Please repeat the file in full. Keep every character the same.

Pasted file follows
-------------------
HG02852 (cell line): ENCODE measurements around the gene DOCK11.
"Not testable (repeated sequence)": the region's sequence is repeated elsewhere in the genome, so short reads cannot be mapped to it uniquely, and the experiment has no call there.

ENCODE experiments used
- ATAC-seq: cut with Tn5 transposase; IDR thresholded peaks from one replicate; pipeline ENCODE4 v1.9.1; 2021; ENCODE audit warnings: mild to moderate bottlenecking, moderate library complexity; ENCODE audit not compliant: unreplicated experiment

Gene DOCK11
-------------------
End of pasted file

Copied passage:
HG02852 (cell line): ENCODE measurements around the gene DOCK11.
"Not testable (repeated sequence)": the region's sequence is repeated elsewhere in the genome, so short reads cannot be mapped to it uniquely, and the experiment has no call there.

ENCODE experiments used
- ATAC-seq: cut with Tn5 transposase; IDR thresholded peaks from one replicate; pipeline ENCODE4 v1.9.1; 2021; ENCODE audit warnings: mild to moderate bottlenecking, moderate library complexity; ENCODE audit not compliant: unreplicated experiment

Gene DOCK11